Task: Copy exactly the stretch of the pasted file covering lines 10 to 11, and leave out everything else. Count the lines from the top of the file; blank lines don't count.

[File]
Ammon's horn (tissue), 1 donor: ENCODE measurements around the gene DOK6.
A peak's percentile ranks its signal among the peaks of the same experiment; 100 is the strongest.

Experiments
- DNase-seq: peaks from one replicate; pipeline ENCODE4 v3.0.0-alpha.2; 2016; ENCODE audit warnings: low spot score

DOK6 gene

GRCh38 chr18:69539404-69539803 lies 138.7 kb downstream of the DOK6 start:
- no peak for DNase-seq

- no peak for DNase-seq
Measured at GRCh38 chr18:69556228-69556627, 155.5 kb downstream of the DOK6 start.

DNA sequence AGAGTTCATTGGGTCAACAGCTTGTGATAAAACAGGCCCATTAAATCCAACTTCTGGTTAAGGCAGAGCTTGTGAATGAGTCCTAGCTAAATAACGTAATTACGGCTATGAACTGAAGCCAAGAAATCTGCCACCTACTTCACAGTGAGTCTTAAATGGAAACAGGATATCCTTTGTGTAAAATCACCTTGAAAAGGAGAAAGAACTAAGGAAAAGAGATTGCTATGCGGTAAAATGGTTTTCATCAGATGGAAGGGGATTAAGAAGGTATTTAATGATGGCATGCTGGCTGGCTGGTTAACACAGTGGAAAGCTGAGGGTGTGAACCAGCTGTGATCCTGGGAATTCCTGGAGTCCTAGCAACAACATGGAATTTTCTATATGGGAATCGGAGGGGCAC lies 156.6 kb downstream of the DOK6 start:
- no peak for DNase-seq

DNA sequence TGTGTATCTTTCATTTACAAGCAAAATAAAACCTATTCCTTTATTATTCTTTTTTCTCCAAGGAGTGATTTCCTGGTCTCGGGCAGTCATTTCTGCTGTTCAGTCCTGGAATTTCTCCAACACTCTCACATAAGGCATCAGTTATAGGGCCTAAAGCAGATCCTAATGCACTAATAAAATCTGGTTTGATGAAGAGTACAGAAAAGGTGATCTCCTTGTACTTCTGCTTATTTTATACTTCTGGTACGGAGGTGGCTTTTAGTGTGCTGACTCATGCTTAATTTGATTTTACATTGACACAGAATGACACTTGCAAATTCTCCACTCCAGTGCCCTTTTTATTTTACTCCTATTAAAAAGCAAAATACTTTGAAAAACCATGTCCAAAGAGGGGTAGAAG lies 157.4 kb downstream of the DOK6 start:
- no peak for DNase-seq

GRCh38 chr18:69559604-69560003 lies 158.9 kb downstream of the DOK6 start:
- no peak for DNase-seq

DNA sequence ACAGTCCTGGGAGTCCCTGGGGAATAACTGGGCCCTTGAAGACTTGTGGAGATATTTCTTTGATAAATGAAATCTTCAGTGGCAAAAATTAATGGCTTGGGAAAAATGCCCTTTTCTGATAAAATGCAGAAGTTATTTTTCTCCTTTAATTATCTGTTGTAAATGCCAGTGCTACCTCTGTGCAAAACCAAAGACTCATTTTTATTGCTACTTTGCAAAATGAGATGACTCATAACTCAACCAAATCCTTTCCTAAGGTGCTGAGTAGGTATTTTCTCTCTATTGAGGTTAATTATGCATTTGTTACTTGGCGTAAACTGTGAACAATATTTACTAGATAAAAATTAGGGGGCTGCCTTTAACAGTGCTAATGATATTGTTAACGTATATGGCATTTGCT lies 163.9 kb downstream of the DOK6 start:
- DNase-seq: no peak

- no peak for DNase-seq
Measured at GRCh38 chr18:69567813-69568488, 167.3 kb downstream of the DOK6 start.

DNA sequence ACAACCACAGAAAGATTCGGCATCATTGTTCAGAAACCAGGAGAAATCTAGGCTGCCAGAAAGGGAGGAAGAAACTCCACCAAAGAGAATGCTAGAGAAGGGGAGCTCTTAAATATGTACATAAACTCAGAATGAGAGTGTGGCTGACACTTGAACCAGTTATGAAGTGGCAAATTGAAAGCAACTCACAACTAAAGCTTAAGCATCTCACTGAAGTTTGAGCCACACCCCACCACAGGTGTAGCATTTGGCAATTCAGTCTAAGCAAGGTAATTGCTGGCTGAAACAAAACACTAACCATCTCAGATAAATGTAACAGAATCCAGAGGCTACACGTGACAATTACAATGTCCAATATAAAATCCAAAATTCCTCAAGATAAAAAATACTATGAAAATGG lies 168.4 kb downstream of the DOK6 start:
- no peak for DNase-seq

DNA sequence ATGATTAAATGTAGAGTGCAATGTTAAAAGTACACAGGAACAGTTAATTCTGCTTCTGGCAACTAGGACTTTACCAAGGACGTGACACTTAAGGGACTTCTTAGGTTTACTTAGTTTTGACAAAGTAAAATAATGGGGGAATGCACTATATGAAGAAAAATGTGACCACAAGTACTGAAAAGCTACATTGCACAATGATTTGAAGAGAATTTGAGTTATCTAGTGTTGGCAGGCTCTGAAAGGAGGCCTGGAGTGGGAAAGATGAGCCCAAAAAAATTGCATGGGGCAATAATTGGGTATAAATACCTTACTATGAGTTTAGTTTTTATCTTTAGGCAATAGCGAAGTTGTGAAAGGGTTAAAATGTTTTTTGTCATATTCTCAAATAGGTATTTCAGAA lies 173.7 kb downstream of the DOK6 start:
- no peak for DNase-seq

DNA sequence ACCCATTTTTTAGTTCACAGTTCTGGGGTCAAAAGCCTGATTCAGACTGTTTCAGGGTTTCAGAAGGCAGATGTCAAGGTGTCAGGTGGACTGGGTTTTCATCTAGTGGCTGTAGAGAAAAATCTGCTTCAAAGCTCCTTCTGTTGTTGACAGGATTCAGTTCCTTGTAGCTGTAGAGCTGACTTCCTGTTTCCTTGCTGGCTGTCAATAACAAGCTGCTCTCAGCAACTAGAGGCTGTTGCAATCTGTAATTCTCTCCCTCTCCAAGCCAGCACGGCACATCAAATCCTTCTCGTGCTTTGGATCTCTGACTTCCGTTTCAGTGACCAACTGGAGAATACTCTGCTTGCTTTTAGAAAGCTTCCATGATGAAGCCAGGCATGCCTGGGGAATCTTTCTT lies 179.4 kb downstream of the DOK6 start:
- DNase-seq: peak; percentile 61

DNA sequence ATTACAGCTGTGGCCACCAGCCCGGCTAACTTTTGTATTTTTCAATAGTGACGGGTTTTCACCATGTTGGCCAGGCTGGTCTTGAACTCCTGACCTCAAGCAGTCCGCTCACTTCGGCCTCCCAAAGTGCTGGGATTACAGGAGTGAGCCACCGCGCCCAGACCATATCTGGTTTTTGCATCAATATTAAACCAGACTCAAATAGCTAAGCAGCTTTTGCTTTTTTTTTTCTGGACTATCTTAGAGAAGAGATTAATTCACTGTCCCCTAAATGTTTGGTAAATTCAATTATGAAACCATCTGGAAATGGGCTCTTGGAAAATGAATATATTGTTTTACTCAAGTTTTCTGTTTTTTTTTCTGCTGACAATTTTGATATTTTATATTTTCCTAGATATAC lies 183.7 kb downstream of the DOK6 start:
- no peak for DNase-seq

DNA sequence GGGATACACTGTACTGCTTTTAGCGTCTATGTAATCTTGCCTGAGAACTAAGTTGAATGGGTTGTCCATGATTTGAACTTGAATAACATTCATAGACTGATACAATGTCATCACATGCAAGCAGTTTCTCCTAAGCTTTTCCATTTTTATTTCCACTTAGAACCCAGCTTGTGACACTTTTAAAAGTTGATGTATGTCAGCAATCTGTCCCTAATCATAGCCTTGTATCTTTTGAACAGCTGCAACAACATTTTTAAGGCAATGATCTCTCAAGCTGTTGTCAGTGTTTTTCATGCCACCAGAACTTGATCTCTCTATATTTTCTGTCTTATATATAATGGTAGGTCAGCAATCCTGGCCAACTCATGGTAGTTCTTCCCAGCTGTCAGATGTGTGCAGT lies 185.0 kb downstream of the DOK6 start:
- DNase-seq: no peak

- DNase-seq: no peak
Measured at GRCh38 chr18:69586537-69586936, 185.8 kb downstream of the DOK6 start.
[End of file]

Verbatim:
DNA sequence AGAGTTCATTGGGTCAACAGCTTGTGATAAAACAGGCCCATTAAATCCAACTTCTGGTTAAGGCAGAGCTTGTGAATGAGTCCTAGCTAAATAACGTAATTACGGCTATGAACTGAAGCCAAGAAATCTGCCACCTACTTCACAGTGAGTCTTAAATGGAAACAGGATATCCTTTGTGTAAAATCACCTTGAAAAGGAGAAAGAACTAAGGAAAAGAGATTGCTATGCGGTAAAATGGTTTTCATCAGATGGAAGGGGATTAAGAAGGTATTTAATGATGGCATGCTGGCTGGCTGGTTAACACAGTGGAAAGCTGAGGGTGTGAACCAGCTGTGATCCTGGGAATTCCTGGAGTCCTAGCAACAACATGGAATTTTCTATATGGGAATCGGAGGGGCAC lies 156.6 kb downstream of the DOK6 start:
- no peak for DNase-seq